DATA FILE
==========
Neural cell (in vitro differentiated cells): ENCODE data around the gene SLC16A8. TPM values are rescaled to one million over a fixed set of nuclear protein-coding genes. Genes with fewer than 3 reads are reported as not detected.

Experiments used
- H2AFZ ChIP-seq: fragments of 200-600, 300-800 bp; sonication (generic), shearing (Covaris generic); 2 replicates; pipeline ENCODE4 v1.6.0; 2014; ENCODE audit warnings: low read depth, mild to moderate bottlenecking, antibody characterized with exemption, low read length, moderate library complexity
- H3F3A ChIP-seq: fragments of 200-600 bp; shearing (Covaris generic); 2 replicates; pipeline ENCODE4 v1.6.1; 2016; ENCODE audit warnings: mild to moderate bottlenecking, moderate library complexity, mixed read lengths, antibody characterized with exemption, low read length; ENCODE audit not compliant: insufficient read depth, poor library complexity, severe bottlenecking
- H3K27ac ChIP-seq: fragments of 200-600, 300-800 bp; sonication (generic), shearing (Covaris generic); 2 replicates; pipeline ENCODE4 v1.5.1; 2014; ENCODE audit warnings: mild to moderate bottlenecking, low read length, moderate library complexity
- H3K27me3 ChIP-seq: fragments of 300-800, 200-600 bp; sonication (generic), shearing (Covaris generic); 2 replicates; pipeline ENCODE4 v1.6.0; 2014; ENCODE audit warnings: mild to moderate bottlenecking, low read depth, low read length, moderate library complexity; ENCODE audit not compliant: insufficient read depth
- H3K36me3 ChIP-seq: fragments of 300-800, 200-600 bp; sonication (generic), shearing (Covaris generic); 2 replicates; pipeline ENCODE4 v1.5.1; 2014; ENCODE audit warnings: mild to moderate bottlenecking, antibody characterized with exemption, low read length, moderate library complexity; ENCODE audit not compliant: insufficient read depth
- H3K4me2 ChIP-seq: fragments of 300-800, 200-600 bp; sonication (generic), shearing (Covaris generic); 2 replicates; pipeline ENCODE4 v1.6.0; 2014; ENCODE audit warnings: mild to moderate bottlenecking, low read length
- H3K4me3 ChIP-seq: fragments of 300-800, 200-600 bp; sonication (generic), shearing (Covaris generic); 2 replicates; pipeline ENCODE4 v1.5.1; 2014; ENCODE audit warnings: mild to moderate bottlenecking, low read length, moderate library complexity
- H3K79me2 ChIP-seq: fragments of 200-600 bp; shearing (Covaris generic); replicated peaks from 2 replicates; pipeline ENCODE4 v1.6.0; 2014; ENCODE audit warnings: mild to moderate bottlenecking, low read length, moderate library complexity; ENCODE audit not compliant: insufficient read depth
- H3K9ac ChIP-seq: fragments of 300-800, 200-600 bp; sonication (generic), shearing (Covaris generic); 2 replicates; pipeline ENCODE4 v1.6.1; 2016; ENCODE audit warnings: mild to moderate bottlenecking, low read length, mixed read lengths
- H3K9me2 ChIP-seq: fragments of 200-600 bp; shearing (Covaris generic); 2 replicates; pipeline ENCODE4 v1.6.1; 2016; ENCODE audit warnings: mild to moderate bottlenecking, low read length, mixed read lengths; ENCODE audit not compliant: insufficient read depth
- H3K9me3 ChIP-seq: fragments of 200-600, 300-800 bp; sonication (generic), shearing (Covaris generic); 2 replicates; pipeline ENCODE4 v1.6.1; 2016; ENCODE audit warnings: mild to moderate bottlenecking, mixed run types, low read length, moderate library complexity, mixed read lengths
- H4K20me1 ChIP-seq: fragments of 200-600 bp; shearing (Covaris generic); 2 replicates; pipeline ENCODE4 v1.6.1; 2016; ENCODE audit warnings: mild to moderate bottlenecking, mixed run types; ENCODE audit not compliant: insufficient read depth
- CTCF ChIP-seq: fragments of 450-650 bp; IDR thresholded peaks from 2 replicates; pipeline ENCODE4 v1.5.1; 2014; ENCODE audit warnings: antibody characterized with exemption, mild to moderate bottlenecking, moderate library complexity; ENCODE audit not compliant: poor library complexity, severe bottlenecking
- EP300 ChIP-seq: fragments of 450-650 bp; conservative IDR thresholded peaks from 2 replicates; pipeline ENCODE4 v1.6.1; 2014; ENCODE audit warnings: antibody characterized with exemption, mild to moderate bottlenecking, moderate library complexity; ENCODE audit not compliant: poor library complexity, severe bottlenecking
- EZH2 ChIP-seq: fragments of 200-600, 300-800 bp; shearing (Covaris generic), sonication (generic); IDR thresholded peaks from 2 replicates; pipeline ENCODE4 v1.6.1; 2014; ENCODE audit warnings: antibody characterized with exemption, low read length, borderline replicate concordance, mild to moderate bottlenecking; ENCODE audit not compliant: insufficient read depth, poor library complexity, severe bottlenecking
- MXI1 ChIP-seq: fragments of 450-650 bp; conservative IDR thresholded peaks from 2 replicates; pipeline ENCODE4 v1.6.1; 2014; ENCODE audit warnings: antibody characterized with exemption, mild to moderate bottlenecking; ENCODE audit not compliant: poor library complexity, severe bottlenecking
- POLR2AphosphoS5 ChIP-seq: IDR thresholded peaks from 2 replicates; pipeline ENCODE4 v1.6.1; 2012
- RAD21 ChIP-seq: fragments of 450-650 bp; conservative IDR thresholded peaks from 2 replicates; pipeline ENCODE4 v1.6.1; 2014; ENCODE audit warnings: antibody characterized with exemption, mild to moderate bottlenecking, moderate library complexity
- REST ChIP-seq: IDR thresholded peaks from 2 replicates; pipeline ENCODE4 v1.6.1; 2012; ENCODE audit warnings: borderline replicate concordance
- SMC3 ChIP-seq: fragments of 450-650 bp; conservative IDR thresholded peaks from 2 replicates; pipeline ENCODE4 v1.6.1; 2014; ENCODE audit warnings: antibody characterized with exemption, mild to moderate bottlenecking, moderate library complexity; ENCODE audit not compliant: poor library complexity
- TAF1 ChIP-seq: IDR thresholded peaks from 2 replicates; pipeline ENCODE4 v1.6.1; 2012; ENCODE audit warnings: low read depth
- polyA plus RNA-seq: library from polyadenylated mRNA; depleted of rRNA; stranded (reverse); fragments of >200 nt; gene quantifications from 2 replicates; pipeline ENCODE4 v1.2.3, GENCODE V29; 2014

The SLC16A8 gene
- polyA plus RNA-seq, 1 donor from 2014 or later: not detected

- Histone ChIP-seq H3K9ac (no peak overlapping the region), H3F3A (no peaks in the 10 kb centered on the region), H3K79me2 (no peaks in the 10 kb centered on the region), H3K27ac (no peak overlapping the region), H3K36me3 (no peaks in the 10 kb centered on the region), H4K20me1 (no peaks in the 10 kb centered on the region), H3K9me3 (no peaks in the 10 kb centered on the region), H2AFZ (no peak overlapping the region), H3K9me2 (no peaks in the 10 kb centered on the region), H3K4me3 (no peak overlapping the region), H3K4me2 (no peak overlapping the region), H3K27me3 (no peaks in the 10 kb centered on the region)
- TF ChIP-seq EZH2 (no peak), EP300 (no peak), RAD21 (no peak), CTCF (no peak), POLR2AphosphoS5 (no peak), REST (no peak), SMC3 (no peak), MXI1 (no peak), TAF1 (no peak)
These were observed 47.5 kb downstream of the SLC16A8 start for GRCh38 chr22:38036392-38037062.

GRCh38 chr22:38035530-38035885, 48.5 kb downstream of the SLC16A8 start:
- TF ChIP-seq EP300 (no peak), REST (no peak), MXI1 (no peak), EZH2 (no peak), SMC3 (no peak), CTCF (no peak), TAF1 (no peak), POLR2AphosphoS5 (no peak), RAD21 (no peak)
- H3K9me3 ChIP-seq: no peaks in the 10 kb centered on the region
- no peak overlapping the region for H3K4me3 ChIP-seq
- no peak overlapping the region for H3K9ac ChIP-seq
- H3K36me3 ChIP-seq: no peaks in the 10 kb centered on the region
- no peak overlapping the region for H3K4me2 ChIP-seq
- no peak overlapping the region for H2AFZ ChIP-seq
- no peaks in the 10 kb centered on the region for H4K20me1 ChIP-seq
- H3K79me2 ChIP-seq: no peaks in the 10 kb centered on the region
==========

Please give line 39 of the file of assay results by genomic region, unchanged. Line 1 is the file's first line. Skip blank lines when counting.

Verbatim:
- H3K79me2 ChIP-seq: no peaks in the 10 kb centered on the region